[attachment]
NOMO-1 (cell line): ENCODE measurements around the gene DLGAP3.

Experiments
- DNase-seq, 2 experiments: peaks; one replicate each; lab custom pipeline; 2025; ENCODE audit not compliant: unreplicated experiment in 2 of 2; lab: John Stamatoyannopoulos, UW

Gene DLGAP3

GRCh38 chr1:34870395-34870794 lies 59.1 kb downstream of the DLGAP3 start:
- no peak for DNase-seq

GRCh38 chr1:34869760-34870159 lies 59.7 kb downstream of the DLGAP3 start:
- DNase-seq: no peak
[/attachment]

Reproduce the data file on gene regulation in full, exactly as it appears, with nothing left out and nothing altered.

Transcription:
NOMO-1 (cell line): ENCODE measurements around the gene DLGAP3.

Experiments
- DNase-seq, 2 experiments: peaks; one replicate each; lab custom pipeline; 2025; ENCODE audit not compliant: unreplicated experiment in 2 of 2; lab: John Stamatoyannopoulos, UW

Gene DLGAP3

GRCh38 chr1:34870395-34870794 lies 59.1 kb downstream of the DLGAP3 start:
- no peak for DNase-seq

GRCh38 chr1:34869760-34870159 lies 59.7 kb downstream of the DLGAP3 start:
- DNase-seq: no peak